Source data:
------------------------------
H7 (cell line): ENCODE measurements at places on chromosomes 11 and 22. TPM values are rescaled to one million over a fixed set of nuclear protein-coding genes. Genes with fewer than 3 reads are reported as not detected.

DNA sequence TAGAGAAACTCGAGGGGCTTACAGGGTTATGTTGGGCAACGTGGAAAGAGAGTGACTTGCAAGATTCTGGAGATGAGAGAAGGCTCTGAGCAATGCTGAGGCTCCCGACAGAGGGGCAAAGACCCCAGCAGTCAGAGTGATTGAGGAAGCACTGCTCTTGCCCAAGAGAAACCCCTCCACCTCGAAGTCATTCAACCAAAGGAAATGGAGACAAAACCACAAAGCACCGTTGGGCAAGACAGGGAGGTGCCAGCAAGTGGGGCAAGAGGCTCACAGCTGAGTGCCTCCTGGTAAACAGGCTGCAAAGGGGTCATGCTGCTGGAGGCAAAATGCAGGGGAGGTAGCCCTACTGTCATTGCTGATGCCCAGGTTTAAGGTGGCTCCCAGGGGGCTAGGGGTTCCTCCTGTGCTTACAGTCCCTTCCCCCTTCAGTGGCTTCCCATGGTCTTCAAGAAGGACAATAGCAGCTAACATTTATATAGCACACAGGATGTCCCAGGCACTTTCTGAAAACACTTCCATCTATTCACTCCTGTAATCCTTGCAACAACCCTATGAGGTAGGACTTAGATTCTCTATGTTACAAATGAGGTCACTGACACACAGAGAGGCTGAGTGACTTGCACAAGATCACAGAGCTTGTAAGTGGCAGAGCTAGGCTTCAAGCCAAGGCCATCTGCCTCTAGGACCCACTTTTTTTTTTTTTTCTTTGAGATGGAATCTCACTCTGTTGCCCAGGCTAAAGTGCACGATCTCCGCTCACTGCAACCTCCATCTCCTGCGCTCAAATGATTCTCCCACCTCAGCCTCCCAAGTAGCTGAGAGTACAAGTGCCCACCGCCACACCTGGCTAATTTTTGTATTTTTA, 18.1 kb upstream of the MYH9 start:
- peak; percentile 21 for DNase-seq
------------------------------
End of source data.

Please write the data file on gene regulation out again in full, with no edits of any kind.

H7 (cell line): ENCODE measurements at places on chromosomes 11 and 22. TPM values are rescaled to one million over a fixed set of nuclear protein-coding genes. Genes with fewer than 3 reads are reported as not detected.

DNA sequence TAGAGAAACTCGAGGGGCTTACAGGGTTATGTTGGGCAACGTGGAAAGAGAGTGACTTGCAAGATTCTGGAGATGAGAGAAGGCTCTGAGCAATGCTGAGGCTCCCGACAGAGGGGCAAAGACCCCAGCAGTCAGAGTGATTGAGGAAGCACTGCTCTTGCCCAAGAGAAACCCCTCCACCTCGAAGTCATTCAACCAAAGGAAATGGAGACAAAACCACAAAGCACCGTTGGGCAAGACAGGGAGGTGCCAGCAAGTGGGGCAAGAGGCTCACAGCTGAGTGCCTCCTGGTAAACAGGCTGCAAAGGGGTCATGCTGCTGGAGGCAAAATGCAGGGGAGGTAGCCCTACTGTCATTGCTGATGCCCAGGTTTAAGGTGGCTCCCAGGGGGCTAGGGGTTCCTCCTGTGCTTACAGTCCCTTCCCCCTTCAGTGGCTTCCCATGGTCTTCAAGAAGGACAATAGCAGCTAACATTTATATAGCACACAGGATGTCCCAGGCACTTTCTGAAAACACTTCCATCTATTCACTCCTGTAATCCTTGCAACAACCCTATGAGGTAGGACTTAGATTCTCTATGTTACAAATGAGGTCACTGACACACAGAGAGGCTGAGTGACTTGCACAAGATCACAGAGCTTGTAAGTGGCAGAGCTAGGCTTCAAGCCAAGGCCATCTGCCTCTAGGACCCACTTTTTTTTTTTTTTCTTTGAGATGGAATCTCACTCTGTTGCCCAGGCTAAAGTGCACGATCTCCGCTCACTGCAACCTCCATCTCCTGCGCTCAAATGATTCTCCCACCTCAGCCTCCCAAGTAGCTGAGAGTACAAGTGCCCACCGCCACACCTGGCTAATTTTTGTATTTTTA, 18.1 kb upstream of the MYH9 start:
- peak; percentile 21 for DNase-seq